We previously blogged about the Seventh Circuit’s certified question to the Indiana Supreme Court: “Whether Indiana’s Medical Malpractice Act applies to claims brought against qualified providers for individuals who did not receive medical care from the provider, but who are injured as a result of the provider’s negligence in providing medical treatment to someone else?” In Cutchin v. Beard, the Indiana Supreme Court answered this question in the affirmative.
The Indiana Patient’s Compensation Fund will often take the position in claims for excess compensation that the Medical Malpractice Act does not apply when it would mean escaping liability for otherwise viable claims. In Cutchin, the Fund secured a dismissal of the excess damages claim brought against it by Jeffrey Cutchin. Cutchin had settled a malpractice claim with a qualified medical provider who had negligently prescribed opiates and other medications to Sylvian Watson. Watson had run a red light and killed Cutchin’s wife and daughter. Watson claimed she could not lift her foot from the accelerator in time to stop her vehicle due to the opiates and other medications prescribed by the provider. Despite the settlement, the Fund sought to avoid paying excess damages. Upon appeal of the federal district court’s ruling, the Seventh Circuit certified the above question, as well as another that went unanswered.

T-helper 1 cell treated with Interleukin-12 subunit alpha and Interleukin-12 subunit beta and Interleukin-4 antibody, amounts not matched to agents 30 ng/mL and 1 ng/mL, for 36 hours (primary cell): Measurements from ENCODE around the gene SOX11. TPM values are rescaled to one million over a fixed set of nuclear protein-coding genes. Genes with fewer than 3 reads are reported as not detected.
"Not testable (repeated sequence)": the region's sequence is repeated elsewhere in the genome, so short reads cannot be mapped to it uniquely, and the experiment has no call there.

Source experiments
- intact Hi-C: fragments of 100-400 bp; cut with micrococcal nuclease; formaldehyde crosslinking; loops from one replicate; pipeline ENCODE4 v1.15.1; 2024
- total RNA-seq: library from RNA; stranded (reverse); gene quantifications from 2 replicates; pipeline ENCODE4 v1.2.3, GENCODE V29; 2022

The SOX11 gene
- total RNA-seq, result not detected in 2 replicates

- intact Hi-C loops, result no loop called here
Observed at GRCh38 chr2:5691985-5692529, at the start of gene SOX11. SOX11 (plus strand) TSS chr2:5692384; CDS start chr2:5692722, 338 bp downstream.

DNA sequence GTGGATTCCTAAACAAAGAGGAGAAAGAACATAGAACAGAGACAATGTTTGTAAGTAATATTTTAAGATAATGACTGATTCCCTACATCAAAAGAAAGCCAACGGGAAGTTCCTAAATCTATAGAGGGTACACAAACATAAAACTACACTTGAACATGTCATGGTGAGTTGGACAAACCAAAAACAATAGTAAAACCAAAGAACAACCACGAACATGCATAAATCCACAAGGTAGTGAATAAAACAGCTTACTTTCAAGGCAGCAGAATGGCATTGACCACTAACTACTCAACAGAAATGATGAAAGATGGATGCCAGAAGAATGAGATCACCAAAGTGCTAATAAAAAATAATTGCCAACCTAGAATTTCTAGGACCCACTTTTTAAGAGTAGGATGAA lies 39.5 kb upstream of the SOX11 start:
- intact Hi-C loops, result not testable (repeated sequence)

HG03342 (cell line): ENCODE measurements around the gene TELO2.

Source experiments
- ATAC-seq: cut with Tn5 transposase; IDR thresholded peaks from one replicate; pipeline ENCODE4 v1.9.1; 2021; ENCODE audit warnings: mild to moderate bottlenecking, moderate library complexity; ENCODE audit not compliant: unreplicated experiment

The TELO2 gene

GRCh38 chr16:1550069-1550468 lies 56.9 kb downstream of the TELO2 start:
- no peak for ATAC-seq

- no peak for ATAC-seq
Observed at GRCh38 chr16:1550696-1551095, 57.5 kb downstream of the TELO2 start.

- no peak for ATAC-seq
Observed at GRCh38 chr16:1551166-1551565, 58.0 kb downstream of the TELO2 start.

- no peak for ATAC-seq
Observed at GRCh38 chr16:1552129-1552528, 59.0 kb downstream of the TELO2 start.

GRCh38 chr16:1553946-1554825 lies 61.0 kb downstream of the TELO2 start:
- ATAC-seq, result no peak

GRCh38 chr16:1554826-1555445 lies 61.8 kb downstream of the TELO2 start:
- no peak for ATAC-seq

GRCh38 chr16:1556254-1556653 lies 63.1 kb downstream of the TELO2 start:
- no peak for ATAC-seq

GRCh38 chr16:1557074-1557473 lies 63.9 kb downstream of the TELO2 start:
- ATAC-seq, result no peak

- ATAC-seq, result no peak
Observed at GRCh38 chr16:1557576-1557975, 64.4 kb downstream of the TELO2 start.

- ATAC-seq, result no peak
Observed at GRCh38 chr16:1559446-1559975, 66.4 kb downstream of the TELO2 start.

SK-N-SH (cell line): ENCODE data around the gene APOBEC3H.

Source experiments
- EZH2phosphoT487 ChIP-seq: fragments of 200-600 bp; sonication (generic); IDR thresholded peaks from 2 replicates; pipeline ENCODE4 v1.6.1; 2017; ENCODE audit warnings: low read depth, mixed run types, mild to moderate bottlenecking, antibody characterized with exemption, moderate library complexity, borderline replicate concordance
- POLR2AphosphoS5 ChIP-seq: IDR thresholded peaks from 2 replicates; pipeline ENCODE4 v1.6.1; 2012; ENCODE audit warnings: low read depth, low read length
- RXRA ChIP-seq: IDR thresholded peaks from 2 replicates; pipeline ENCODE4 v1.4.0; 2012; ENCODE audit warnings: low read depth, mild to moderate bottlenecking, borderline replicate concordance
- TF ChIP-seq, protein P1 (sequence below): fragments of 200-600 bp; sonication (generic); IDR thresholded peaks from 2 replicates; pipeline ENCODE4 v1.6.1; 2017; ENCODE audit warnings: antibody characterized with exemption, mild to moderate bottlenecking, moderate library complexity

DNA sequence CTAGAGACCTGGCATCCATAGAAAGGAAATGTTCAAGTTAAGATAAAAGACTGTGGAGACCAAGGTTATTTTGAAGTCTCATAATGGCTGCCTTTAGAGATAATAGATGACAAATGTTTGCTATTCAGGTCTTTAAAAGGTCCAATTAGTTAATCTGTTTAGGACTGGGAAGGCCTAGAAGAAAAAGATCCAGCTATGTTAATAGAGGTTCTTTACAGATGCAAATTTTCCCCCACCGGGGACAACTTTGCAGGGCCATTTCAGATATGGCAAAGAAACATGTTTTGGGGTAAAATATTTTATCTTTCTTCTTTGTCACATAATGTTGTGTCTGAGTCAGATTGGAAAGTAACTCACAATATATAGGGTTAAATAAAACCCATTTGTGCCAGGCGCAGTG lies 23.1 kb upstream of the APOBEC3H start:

In arriving at its decision, the Indiana Supreme Court first addressed the Act’s definition of “patient” found in Indiana Code Section 34-18-2-22: “an individual who receives or should have received health care from a health care provider, under a contract, express or implied, and includes a person having a claim of any kind, whether derivative or otherwise, as a result of alleged malpractice on the part of a health care provider. Derivative claims include the claims of a parent or parents, guardian, trustee, child, relative, attorney, or any other representative of the patient including claims for loss of services, loss of consortium, expenses, and other similar claims.” The Court found this definition creates two categories of “patient” under the Act: the first is the traditional patient who receives care by a provider; the second is a third party whose claim results from a provider’s medical malpractice to a traditional patient.